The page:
WASHINGTON, DC – Shining bright in the dimly-lit bowl of Capital One Arena, high above the Sabers and Capitals bowing their heads, was an image of Bills safety Damar Hamlin smiling.
The moment of silence in support of Hamlin, who went into cardiac arrest Monday night on the field in Cincinnati after tackling Bengals receiver Tee Higgins, marked the second time in less than a week the Sabers were tasked with helping Western New York cope with an unimaginable situation.
They assisted the City of Buffalo in the aftermath of the dangerous snowstorm by winning in their return to KeyBank Center, but this was a different kind of physical and psychological challenge.
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Hamlin was still in critical condition at the University of Cincinnati Medical Center when the puck dropped Tuesday night, surrounded by family and in the thoughts of people across the globe. The Sabers are acquainted with the Bills. In many ways, they are the same organization. Sabers General Manager Kevyn Adams and coach Don Granato routinely exchange messages with their counterparts Brandon Beane and Sean McDermott. Both teams are owned by Terry and Kim Pegula.
As all involved awaited another update on Hamlin, the Sabers delivered an inspiring performance Tuesday night with Alex Tuch and Tage Thompson combining for four goals. There were clutch defensive plays and timely saves by Ukko-Pekka Luukkonen. Buffalo then allowed three consecutive goals before tying the score again in the third with Tyson Jost knocking the puck past goalie Darcy Kuemper.
The Sabers never relented. And following a failed power play to start overtime, Thompson completed the hat trick on a pass from Tuch to clinch a 5-4 victory over the Capitals.
Buffalo (19-15-2) has earned at least one point in seven of its last eight games, including a six-game winning streak that ended Sunday in Ottawa. Luukkonen made 28 saves to help the Sabers withstand the Capitals’ push, but Alex Ovechkin scored twice to spark the rally for Washington (21-13-6).
Adams could not bring himself to discuss the game when speaking to reporters afterwards. Wearing a No. 3 stickers on his left lapel, Adams provided insight into his players’ psyche in the hours leading up to the game.
“It’s hard to say much about the game, to be honest,” said Adams, who spoke in place of Granato and players. “What I can tell you though is we talked as a group this morning. We have such good people in our locker room, players, coaches, staff. And it wasn’t feeling right this morning. It didn’t feel like a normal game day…
Pronger was 23 years old and competing with the St. Louis Blues in the Western Conference semifinals of the Stanley Cup Playoffs in 1998 when he was struck on the left side of his chest by a slap shot. Pronger managed to stand up following the impact and took two strides before falling to the ice.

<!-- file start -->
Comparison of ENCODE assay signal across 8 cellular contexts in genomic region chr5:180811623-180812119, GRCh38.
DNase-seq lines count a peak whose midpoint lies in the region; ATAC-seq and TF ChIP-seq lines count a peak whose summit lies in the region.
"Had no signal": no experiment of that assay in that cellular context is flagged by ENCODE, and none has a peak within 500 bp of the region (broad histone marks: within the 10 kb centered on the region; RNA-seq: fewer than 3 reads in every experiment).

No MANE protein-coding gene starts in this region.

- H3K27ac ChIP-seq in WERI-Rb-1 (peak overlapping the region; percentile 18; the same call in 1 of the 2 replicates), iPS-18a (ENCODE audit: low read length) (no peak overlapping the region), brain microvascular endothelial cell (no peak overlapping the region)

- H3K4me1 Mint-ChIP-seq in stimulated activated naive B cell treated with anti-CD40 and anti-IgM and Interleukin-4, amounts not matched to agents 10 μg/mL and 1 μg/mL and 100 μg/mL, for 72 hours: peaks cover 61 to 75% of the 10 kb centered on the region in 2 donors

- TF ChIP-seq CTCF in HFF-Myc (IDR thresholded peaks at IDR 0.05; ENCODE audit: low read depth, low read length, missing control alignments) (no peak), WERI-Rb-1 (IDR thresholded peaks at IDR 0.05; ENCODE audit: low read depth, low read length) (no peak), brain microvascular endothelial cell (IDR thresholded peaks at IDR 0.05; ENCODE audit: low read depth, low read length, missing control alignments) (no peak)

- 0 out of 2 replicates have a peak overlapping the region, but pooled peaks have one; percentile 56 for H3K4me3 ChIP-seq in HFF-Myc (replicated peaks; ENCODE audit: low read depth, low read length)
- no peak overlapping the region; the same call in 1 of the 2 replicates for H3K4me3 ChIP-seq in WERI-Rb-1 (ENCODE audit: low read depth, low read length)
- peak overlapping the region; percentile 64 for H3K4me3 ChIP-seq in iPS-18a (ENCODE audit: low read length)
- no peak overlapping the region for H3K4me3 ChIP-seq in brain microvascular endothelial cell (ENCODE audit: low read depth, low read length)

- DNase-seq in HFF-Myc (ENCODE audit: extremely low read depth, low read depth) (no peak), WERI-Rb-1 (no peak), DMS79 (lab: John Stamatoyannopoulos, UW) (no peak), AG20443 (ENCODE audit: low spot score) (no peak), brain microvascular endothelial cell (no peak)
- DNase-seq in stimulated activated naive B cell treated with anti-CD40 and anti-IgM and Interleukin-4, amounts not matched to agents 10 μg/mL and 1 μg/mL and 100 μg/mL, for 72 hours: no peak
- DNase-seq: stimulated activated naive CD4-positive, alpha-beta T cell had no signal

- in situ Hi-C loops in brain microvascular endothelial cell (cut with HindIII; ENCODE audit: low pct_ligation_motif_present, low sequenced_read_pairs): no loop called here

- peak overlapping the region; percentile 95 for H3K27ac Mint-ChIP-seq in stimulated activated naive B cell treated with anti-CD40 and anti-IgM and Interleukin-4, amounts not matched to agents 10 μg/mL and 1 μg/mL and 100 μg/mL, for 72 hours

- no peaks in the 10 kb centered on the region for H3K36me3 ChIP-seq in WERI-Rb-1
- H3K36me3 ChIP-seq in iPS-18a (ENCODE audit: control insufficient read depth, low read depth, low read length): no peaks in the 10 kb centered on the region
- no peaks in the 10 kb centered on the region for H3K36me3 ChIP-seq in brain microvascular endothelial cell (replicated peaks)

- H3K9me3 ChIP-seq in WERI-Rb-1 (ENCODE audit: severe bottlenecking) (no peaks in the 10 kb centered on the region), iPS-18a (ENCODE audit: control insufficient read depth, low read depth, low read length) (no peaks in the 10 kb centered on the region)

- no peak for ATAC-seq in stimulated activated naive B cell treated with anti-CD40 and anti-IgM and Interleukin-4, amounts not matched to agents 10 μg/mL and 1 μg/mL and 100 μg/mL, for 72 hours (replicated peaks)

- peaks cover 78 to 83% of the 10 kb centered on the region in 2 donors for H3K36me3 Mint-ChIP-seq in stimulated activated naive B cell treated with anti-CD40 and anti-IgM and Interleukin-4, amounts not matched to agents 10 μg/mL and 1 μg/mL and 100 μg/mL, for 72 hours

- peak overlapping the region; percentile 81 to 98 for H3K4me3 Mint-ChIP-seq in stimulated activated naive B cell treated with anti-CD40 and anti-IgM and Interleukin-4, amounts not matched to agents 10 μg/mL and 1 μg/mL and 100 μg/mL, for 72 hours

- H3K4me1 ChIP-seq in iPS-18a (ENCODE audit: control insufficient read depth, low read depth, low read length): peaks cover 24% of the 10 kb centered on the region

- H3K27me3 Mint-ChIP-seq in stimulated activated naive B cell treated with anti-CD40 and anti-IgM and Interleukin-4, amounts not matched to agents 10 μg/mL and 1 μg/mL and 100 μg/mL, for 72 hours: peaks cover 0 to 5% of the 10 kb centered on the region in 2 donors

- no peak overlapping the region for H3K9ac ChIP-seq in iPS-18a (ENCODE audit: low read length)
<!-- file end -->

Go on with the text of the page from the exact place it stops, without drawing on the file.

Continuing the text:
“I told them, to be honest, how proud I am of them and what they’ve done in this community through a lot of tough times going back to what’s happened in the offseason. And then some of the struggles with the snowstorms and the deaths that have gone on and then this last night.”
Tuch was alone on the ice Tuesday morning, shooting pucks one by one into an empty net while waiting for his teammates to join him for the pregame skate. Gradually, the Sabers emerged from the tunnel leading to their bench and began their typical game-day routine.
This was unlike any on-ice workout since Granato took over as coach in March 2021. Players spoke to each other in hushed tones. No one was smiling or joking around. Each sound, from hard tape-to-tape passes to pucks ricocheting off the glass, was magnified because of the lack of chatter on the ice.
There was a palpable increase in energy as the 30-minute skate progressed, but many Sabers held a somber expression on their face. As Tuch crossed the red line on his way to the bench, Granato gave a subtle stick tap to the forward’s shin pad.
Players stayed on the ice long after the skate typically ends, working through their typical routines to achieve some semblance of normalcy and to prepare for the herculean task of defeating Ovechkin’s Capitals on the road.
Physically, the Sabers needed to get ready for a game. They have gathered for practice only three times since Dec. 21, because of the winter storm that shut down the City of Buffalo over Christmas weekend and, as of Tuesday, had officially caused the death of 42 people in Erie and Niagara counties.
Psychologically, the Sabers had to block out the trauma of watching a fellow athlete, one of Buffalo’s own, lay motionless on the field at Cincinnati’s Paycor Stadium. Given a night off in Washington, DC, the Sabers’ gathering to watch a football game turned into an emotional experience. There were the images on television of Bills players sobbing as medical personnel performed CPR on Hamlin, a second-year pro who turned 24 in March.